For a business to be successful it must conduct its business in such a way that customers choose to fulfil their needs with you rather than with your competitors.
Let’s consider the strategic requirements that this implies, as well as the concomitant reasons why we may fail. (I will pick only one reason – add your own into the mix.)
What is required #1?
The business of the business is fulfilling a demand for products/services that are based on actual, recognised needs. Understanding these needs at the fundamental level is the critical factor, because wants change, but needs don’t. (‘I need food, I want a hamburger.’)
If you define your business on the ephemeral description of a current ‘want’ you are doomed to failure. (‘We are in the hamburger business.’) The business definition is the logical point of departure as it sets the parameters of how everyone in the business thinks about the business. (Conversely, to say ‘we are in the food business’ is too broad to be useful as a starting point.)
But we fail because… we want to sell what is familiar or sell what we like and know. Or in the worst case, we want to sell what we have always sold.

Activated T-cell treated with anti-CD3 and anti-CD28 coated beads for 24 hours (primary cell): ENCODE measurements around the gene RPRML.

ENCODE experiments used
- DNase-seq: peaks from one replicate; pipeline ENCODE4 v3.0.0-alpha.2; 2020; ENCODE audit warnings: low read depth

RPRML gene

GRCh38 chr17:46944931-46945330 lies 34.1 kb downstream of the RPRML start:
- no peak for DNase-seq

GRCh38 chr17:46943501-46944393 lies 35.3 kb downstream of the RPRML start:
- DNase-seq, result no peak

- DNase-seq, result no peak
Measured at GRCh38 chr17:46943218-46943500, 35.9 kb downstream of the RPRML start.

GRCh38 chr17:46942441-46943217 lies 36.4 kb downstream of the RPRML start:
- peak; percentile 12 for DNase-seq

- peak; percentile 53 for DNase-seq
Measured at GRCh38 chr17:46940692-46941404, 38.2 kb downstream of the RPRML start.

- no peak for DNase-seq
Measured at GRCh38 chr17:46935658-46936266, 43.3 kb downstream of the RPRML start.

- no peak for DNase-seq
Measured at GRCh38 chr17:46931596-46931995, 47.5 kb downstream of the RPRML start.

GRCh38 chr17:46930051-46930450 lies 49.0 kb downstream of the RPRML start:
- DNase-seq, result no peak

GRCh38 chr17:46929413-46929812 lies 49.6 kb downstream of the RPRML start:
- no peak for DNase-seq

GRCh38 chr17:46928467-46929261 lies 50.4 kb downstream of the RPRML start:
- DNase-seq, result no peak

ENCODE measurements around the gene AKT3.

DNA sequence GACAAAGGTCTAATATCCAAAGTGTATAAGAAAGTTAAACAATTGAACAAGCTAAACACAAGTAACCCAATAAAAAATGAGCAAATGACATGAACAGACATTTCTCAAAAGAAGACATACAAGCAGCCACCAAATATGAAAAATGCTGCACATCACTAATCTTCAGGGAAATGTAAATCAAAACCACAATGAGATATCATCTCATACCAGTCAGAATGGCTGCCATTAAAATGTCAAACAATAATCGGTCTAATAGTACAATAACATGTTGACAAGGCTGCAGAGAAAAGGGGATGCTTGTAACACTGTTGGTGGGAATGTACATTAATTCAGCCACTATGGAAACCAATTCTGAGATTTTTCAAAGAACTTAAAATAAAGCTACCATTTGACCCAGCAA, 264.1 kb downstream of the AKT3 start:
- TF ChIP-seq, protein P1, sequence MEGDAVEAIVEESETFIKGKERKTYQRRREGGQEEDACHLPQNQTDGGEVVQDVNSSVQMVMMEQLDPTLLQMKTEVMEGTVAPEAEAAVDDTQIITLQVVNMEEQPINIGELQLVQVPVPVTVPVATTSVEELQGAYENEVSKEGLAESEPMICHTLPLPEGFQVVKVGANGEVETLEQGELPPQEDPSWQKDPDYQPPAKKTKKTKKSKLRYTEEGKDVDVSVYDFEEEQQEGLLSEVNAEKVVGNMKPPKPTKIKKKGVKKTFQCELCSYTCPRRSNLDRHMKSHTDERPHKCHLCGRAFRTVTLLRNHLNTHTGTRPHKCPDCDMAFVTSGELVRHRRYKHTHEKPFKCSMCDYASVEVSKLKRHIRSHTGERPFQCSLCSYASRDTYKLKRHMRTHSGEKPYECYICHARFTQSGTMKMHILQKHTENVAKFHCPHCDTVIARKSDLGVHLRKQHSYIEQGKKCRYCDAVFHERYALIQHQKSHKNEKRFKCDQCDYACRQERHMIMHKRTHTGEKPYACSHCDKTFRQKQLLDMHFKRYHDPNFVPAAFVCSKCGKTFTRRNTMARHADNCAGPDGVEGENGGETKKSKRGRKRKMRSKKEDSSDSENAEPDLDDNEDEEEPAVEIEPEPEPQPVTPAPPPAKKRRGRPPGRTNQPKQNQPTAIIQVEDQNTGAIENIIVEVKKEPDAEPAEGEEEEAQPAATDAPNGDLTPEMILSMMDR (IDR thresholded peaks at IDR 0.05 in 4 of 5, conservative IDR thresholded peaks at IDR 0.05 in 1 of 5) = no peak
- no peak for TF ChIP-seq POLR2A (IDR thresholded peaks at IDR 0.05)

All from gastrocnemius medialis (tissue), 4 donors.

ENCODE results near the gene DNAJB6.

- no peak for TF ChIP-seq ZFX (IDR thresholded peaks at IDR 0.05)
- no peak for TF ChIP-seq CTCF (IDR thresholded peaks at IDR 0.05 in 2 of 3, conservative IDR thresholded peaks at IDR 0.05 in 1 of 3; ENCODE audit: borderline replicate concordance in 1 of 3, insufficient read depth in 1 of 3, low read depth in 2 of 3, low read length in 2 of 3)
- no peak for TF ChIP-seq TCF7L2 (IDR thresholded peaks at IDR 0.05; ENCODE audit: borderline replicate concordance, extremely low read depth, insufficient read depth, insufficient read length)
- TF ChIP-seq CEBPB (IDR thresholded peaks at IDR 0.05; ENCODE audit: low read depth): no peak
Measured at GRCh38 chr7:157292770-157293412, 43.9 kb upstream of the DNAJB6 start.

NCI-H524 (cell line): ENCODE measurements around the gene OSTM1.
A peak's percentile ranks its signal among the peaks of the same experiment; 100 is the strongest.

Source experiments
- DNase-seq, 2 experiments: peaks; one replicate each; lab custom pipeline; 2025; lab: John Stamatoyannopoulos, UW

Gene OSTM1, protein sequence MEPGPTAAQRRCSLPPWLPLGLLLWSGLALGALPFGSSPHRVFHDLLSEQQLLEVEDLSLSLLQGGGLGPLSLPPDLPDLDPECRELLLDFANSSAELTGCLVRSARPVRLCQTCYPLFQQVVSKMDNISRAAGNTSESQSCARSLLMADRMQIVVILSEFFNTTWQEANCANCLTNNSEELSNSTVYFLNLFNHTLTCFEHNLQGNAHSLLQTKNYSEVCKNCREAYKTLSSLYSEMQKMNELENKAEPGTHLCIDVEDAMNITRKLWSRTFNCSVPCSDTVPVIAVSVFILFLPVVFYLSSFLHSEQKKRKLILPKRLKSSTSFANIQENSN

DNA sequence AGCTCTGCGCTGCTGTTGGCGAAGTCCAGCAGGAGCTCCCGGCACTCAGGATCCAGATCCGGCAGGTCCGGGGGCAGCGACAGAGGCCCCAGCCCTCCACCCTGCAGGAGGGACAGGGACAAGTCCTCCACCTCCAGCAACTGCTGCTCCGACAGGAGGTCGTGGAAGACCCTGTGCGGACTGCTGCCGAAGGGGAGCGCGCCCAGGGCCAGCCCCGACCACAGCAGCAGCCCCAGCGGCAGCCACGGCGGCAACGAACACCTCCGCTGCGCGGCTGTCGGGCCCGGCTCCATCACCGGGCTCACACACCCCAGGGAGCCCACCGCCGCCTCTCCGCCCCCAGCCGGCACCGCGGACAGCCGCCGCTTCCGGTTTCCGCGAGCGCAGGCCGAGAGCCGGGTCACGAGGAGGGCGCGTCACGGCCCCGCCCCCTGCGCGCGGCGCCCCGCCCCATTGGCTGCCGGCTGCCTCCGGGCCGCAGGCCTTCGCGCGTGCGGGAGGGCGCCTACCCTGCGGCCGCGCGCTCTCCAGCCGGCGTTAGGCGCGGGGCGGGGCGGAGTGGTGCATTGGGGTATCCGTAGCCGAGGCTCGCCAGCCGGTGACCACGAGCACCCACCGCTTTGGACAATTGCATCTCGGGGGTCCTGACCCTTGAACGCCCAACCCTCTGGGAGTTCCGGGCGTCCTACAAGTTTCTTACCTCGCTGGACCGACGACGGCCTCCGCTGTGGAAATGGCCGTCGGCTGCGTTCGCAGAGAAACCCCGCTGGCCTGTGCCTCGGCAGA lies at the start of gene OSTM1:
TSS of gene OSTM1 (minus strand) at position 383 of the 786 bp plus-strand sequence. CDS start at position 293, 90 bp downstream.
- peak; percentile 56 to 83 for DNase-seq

What is required #2?
The offer must be clear and valuable enough for a sufficient number of customers. The world being what it is, and people being what they are, a proposition can only be understood well if it is clear, distinguishable and valuable to the extent that it will satisfy a need – as recognised by the customer (not you.)
But we fail because… we dilute our core proposition by adding bits and pieces over time – chasing that elusive marginal dollar. Add the lollies to the counter (metaphorically speaking) may seem like an extra buck, but it is often the beginning of the end.
What is required #3?
This proposition can only be made in an environment where competition is limited or at least manageable. Sustainable success is only possible if a company’s resources are directed towards building and growing, and hyper-competitive spaces have many more victims – and only a few winners.
Constantly seeking and finding ‘white space’ to make your offer to customers is a good sign because it shows that the company is in a healthy pattern of constant progress. Just like trees grow tall in the forest because they chase the light, so companies will too.